Lift One plan in Aspen parallels 1990 vote on Ritz Carlton
Twenty-nine years ago almost to the day, Aspen voters were facing a development decision that parallels the Lift One corridor plan, which will be decided in Tuesday’s election.
The campaign to approve or deny the Ritz Carlton hotel, which is now the St. Regis located at the base of Aspen Mountain on Dean Street, was as controversial as they come for Aspen politics.
“That was quite a time,” R.J. Gallagher Jr., who headed up the campaign to get the hotel built, said Friday. “I’m still in therapy.”
Despite foes saying the 285,000-square-foot, 292-room hotel was too big and inappropriate for the base of the mountain, it won by a 3-2 margin in a special election held Feb. 13, 1990.
A similar political battle is happening now over a development proposal a half a block away from the St. Regis. The Lift One question is seeing the same type of community division — pro business and resort versus the old guard, slow-growth proponents.
The Lift One corridor plan is over 320,000 square feet of commercial space, which includes the 107,000-square-foot timeshare project known as the Lift One Lodge and a 64,000-square-foot hotel called the Gorsuch Haus.
In between and among those properties are bars and restaurants, a ski museum, skiers’ services, an underground parking garage and, perhaps the most important, a new chairlift that extends to Dean Street, which is 500 feet farther down the hill than the current Lift 1A.
Just like the Ritz proposal, Aspen City Council referred the Lift One development to voters, albeit for different reasons than the ones that were in front of elected officials in the late 1980s and 1990.
The campaign and community division leading up to the Ritz vote was a bit uglier than what’s happening today surrounding the Lift One plan.
Frank Peters, a councilman who was serving in 1990 and voted to put another alternative on the ballot that was 25 percent smaller than Ritz developer Mohamed Hadid’s proposal, said the heat levied at council by angry mobs with “pitchforks was palpable.”
Peters narrowly escaped being recalled a month after the Ritz vote. He, along with three other council members who were anti-Ritz, faced a recall election in March 1990 over their stance on the development and other issues.
“It was a political uproar,” Peters said, adding that Denver TV satellite trucks were parked outside of City Hall for the February 1990 vote.
That ballot also saw the controversial question of whether to ban the sale of wild animal furs in the city, which was brought forward by then-Mayor Bill Stirling.
Newspaper ads, articles, letters to the editor and guest opinions showed both sides of the Ritz issue arguing at fever pitch.
One headline from The Aspen Times reads, “Ritz debate turns nasty, local men splash, punch each other in restaurant.”
Stirling, who also survived the recall, said the Ritz controversy is very much similar to the Lift One debate.
“It was as intense as this one,” he said, adding that after the March 5 election results are in, life as we know it Aspen will continue. “Aspen is known for its political dilemmas and then sorting out the ramifications after the vote, then everyone starts talking to each other again.”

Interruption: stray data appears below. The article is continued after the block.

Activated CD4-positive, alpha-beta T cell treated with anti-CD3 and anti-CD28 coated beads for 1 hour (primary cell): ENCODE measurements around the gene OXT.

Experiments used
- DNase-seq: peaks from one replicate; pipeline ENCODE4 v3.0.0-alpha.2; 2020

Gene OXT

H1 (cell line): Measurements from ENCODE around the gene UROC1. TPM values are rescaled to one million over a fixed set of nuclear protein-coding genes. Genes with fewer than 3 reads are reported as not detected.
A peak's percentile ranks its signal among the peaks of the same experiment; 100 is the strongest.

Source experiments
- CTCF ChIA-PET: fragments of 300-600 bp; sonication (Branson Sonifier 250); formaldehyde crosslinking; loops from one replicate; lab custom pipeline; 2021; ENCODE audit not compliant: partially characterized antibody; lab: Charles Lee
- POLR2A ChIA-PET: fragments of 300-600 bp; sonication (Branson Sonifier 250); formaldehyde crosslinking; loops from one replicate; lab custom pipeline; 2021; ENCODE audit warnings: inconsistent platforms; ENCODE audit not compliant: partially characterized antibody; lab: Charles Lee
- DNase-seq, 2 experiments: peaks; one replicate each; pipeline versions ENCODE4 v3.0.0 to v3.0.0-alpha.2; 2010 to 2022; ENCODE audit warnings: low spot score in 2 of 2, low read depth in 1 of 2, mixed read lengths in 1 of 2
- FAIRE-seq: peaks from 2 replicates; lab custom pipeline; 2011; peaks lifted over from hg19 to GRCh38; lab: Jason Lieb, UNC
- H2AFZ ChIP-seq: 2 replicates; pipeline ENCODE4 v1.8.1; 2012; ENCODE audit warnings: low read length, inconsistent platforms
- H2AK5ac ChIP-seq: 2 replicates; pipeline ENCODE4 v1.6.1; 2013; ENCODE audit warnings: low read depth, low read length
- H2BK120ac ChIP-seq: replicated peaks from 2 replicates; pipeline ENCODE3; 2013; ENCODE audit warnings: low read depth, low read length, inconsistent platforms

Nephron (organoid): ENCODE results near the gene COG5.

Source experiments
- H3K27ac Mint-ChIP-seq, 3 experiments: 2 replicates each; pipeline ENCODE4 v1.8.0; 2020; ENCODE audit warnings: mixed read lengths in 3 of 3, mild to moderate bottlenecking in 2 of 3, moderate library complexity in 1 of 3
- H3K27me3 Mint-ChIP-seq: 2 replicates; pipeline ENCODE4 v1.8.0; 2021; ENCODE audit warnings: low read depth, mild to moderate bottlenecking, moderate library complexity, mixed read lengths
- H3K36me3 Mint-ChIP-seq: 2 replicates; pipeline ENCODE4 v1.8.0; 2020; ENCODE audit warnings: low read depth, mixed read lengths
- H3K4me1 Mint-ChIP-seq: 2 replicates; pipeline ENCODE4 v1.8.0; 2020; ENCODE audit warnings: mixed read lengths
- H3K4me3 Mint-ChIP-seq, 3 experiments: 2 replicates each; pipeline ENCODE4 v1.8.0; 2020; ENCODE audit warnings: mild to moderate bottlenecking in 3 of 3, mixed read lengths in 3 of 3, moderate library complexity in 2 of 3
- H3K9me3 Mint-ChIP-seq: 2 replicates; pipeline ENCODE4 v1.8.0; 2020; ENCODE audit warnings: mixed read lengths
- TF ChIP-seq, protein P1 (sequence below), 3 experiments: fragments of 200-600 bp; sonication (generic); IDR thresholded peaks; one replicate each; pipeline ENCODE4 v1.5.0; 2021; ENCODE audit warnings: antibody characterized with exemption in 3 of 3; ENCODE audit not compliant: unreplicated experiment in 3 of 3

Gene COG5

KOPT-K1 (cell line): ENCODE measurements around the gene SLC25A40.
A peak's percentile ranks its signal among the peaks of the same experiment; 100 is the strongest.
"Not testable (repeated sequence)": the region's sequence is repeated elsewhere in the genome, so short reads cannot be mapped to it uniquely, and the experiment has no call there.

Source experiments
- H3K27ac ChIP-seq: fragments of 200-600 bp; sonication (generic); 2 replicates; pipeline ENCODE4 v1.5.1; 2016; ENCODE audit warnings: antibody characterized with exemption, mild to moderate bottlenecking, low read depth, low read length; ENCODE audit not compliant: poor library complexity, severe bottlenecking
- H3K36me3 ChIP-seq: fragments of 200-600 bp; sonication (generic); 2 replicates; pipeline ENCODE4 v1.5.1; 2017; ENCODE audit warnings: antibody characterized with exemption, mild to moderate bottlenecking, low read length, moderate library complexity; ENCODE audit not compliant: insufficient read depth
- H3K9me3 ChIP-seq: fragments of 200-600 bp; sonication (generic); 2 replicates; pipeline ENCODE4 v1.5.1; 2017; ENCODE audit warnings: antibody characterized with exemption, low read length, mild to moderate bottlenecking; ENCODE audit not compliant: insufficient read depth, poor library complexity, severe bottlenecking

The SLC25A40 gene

Also similar to Hadid’s campaign effort for the Ritz, the developers behind Lift One Lodge are outspending their opposition by hundreds of thousands of dollars.
“Although the vote may be close, campaign finance reports filed at City Hall suggest the battle has taken on David-versus-Goliath proportions when it comes to money,” reads an article printed in The Aspen Times on Feb. 8, 1990.
Hadid poured $187,000 into an advertising and telephone campaign to convince fewer than 4,000 registered Aspen voters. The opposition raised just over $6,000, mostly used for newspaper ads.
Lift One’s issue committee raised roughly $283,000 for advertising, public relations and other mass marketing while their opposition has mustered up $15,000 for more grassroots efforts.
Gallagher said he believes the Lift One developers have put double the amount into the campaign that’s what been reported.
“I’ve never seen a messaging campaign like 1A … our platform was simpler,” he said.
Gallagher said the other difference between the campaigns is that the Ritz had serious, organized opposition while Lift One has some grassroots efforts but not the same magnitude.
Also, Hadid was bringing in a major hotel brand, which Aspen hadn’t seen yet.
“It was a different game,” Gallagher said.
Michael Kinsley, a former Pitkin County commissioner, was quoted in an Aspen Times article Feb. 8, 1990 being against the Ritz.
“We are going to become the kind of town we always said we wouldn’t be,” the article reads. “We don’t want Vail, we want Aspen. Vail is big hotels, Aspen is little hotels.”
John Sarpa, who was senior vice president of the Hadid Development Co., said last week the hotel has become a community asset.
“Think about all of things that have taken place in that facility,” he said about fundraisers, group conferences, concerts, events and other community functions.
And despite the concerns of its size 30 years ago, it seems to blend into town and Aspen Mountain, Sarpa noted.
“I don’t think people mind it much at all,” he said.
The Pitkin County commissioners voted 5-0 Tuesday to approve an emergency ordinance that will prohibit concealed handguns at and within 100 feet of all voting centers and polling places.
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